Expert helping make sense of madness fueling terrorists

Los Angeles Times/November 4, 2001
By Paul Lieberman

New York -- "When I'm very much in demand," Robert Jay Lifton said, "you know that the world is in trouble."

It was a joke, of course, but not a joke, for he was standing before an audience of fellow psychiatrists and other therapists who had sought him out as the logical person, indeed, to help them understand what they were now living through.

"He has spent most of his life trying to fathom the unfathomable," explained Michael Singer, director of the NYU Psychoanalytic Institute, introducing the 75-year-old Lifton as the man to launch its recent lecture series, "Terror and Aftermath: Perspectives on the World Trade Center Tragedy."

Most everyone there knew the details of Lifton's long interest in atrocities and their survivors: How as a young psychiatrist, in the 1950s, he studied Chinese "thought reform," brainwashing to produce a "psychology of totalism." He went on to study survivors of the nuclear bombing of Hiroshima, Vietnam veterans, Nazi doctors, and then the Japanese terrorist cult of Aum Shinrikyo, which in 1995 released deadly sarin gas in the Tokyo subway system with the apocalyptic goal of "destroying the world to save it."

Now the New York therapists were hoping he could explain, "How could this have happened again?" And they were asking not as observers, Singer said, but "now unfortunately, as victims ourselves."

Lifton would, in the course of the evening, offer them insights on the apocalyptic dimension of Osama bin Laden's movement and the death anxiety that he sees as he surveys the country, a view into the minds of both perpetrators and targets.


Inventing 'psychohistory'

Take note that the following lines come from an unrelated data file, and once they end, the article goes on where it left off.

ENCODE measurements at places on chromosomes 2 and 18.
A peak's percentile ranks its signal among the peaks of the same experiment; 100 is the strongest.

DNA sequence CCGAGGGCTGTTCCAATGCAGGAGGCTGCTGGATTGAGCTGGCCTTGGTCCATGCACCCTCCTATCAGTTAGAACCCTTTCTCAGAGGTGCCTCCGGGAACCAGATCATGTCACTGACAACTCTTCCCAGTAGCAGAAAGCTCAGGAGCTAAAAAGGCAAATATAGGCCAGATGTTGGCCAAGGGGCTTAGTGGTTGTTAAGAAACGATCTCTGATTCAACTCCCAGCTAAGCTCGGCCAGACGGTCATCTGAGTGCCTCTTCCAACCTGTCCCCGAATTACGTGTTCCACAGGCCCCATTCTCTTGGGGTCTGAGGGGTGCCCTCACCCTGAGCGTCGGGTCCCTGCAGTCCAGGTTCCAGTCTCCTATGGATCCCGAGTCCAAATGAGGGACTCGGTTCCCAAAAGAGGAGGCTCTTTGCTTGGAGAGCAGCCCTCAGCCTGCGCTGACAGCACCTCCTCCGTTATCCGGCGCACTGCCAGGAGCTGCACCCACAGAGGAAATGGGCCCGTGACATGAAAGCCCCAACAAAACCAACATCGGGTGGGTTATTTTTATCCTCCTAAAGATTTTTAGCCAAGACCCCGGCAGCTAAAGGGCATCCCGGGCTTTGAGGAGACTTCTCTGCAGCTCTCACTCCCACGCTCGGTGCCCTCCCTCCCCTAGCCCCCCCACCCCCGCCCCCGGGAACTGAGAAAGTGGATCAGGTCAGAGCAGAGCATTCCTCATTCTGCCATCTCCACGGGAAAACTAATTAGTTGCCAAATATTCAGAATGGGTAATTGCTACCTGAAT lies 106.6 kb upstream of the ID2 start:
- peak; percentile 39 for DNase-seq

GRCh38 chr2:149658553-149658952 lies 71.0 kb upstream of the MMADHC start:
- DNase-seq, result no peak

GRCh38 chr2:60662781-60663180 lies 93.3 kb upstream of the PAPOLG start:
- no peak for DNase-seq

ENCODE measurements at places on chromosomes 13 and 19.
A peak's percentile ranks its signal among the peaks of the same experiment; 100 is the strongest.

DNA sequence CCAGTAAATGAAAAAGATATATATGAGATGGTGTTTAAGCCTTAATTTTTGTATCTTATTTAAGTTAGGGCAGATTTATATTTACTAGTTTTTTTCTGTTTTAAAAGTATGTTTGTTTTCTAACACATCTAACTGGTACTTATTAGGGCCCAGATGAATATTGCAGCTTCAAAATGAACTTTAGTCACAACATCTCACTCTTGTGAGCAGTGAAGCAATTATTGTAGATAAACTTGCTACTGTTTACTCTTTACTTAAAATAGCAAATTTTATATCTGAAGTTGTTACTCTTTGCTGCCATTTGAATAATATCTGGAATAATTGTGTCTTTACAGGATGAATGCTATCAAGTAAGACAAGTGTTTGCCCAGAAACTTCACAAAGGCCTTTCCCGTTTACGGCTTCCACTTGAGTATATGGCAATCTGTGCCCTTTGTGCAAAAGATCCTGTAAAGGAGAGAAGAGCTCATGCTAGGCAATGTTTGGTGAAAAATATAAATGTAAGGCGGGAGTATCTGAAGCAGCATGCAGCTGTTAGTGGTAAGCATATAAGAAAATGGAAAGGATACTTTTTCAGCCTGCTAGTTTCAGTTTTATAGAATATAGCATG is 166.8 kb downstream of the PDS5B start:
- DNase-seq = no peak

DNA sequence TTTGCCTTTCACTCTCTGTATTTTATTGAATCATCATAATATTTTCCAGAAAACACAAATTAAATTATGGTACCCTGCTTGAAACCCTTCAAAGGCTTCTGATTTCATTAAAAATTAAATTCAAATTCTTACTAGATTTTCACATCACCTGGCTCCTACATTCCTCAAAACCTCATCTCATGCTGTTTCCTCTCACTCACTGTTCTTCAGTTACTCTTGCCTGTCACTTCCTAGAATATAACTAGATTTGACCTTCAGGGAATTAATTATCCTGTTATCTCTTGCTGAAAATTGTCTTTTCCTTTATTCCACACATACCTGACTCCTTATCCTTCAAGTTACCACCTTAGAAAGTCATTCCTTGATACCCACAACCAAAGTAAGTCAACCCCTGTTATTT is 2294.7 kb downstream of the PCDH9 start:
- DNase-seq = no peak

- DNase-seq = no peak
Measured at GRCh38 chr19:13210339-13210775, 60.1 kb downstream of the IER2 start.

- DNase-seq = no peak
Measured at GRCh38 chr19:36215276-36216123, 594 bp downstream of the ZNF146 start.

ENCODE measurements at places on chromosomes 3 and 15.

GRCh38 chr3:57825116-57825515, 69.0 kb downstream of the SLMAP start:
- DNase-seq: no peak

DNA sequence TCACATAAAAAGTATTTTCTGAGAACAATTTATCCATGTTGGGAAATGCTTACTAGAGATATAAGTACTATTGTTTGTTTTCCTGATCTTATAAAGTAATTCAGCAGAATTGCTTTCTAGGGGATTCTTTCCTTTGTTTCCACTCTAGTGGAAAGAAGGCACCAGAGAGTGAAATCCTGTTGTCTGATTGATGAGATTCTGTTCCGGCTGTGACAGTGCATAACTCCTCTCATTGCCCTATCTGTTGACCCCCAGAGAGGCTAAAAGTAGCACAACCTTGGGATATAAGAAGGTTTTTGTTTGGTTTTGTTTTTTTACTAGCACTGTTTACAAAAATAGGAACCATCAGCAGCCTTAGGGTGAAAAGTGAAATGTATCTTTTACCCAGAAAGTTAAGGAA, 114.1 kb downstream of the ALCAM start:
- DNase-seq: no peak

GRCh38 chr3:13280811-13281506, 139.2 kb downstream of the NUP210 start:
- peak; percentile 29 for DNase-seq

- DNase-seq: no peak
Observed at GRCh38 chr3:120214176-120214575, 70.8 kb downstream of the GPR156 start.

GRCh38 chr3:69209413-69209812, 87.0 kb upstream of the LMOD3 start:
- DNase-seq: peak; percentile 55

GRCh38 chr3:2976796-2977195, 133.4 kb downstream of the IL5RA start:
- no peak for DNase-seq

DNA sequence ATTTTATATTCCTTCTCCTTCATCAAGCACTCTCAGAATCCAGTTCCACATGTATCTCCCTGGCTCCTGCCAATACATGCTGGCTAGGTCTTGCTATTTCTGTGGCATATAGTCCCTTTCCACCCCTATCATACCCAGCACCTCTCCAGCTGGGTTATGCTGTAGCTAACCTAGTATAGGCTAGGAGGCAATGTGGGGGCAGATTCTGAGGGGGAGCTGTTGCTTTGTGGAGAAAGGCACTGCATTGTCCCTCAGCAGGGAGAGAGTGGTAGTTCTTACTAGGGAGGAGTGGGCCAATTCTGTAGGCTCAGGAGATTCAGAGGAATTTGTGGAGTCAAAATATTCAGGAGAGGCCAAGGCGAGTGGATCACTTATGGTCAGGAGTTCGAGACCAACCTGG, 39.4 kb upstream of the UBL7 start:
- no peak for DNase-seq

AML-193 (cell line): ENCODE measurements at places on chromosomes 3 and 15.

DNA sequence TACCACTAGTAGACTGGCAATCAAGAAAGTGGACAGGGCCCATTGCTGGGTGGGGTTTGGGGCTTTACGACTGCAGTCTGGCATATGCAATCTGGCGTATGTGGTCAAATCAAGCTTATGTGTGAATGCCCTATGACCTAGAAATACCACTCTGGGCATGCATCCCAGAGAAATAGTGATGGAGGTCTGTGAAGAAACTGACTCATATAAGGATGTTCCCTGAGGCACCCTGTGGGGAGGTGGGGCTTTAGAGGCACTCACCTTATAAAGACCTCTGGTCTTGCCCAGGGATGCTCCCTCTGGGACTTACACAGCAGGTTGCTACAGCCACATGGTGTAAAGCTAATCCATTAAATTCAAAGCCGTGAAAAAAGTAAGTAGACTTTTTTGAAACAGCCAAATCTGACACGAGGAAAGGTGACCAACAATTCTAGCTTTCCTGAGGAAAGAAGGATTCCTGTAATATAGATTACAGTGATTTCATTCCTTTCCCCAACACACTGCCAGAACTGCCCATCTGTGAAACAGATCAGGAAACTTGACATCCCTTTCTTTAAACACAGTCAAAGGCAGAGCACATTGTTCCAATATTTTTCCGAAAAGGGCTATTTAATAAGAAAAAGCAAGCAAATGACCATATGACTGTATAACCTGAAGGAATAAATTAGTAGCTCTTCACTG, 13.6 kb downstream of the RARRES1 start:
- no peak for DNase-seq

Decades ago, Lifton became part of a group that believed psychological insights could help them better understand historical figures and events. Their leader was Erik Erikson, the Danish painter- turned-analyst who wrote about the stages of life and helped popularize the concept of identity. Erikson also produced books on Martin Luther and Gandhi suggesting how their individual conflicts helped them come up with new ways of thinking, or acting, for millions of others.

While such "psychohistory" could become reductionist in lesser hands, Erikson spawned such followers as Lifton.

Teaching at institutions such as Yale and Harvard, the "Wellfleet Group" would meet to hash out their theories at Lifton's home on Cape Cod. "We have a long tradition of reflecting on dreadful events," he says, "in a utopian setting."


Japanese cult

It was there, as well, that he wrote much of his 1999 book on the Japanese cult that killed 11 people in its subway attack, injured several thousand more and had even bigger plans: to make tons of nerve gas and use crop-dusting helicopters to release it in the major cities of Japan, and perhaps the United States, setting off a world war. In "Destroying the World to Save It: Aum Shinrikyo, Apocalyptic Violence, and the New Global Terrorism," Lifton warned that the events in Japan might signal worse to come.

"Its members can claim the distinction of being the first group in history to combine ultimate fanaticism with ultimate weapons in a project to destroy the world," he wrote. "The next group of disciples to try might not be quite as small as Aum, or as inept, or as encumbered by its own madness."

That book didn't sell well, however -- and Lifton wasn't delighted with some reviews. It was almost as if he'd cried out into a void.


Context for terrorism

Then came Sept. 11.

In New York the media kept calling him, needing a quote or talking head on terrorism, violence or the plight of survivors. But Lifton also wanted to visit ground zero and, he hoped, start speaking to the people whose lives were upended.